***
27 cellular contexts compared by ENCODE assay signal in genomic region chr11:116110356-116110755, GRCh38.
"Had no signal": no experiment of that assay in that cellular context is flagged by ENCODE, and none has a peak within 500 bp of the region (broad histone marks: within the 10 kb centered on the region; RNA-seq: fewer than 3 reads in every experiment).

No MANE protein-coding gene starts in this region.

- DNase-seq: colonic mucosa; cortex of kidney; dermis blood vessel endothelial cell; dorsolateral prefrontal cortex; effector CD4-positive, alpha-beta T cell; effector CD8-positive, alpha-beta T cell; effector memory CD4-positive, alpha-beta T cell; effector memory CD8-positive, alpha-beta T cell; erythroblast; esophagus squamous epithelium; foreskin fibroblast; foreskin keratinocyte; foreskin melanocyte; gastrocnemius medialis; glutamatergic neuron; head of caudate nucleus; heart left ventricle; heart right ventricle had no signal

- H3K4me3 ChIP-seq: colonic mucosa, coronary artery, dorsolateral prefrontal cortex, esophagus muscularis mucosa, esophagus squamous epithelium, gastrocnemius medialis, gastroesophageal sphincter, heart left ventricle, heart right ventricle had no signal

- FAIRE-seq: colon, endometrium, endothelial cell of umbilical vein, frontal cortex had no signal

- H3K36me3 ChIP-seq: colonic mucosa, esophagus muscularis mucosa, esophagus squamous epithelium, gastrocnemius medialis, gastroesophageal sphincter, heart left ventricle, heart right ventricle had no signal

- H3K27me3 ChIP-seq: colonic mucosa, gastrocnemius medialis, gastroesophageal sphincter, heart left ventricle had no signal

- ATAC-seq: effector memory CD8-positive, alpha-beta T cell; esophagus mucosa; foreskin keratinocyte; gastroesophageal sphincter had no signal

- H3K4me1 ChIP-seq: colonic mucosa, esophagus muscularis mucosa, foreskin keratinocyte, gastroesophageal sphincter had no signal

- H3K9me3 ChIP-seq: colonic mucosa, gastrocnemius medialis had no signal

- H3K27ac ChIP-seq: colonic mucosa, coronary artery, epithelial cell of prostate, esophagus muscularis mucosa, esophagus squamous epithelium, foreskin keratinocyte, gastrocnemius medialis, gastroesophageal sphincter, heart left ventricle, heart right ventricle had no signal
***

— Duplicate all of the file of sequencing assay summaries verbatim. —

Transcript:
27 cellular contexts compared by ENCODE assay signal in genomic region chr11:116110356-116110755, GRCh38.
"Had no signal": no experiment of that assay in that cellular context is flagged by ENCODE, and none has a peak within 500 bp of the region (broad histone marks: within the 10 kb centered on the region; RNA-seq: fewer than 3 reads in every experiment).

No MANE protein-coding gene starts in this region.

- DNase-seq: colonic mucosa; cortex of kidney; dermis blood vessel endothelial cell; dorsolateral prefrontal cortex; effector CD4-positive, alpha-beta T cell; effector CD8-positive, alpha-beta T cell; effector memory CD4-positive, alpha-beta T cell; effector memory CD8-positive, alpha-beta T cell; erythroblast; esophagus squamous epithelium; foreskin fibroblast; foreskin keratinocyte; foreskin melanocyte; gastrocnemius medialis; glutamatergic neuron; head of caudate nucleus; heart left ventricle; heart right ventricle had no signal

- H3K4me3 ChIP-seq: colonic mucosa, coronary artery, dorsolateral prefrontal cortex, esophagus muscularis mucosa, esophagus squamous epithelium, gastrocnemius medialis, gastroesophageal sphincter, heart left ventricle, heart right ventricle had no signal

- FAIRE-seq: colon, endometrium, endothelial cell of umbilical vein, frontal cortex had no signal

- H3K36me3 ChIP-seq: colonic mucosa, esophagus muscularis mucosa, esophagus squamous epithelium, gastrocnemius medialis, gastroesophageal sphincter, heart left ventricle, heart right ventricle had no signal

- H3K27me3 ChIP-seq: colonic mucosa, gastrocnemius medialis, gastroesophageal sphincter, heart left ventricle had no signal

- ATAC-seq: effector memory CD8-positive, alpha-beta T cell; esophagus mucosa; foreskin keratinocyte; gastroesophageal sphincter had no signal

- H3K4me1 ChIP-seq: colonic mucosa, esophagus muscularis mucosa, foreskin keratinocyte, gastroesophageal sphincter had no signal

- H3K9me3 ChIP-seq: colonic mucosa, gastrocnemius medialis had no signal

- H3K27ac ChIP-seq: colonic mucosa, coronary artery, epithelial cell of prostate, esophagus muscularis mucosa, esophagus squamous epithelium, foreskin keratinocyte, gastrocnemius medialis, gastroesophageal sphincter, heart left ventricle, heart right ventricle had no signal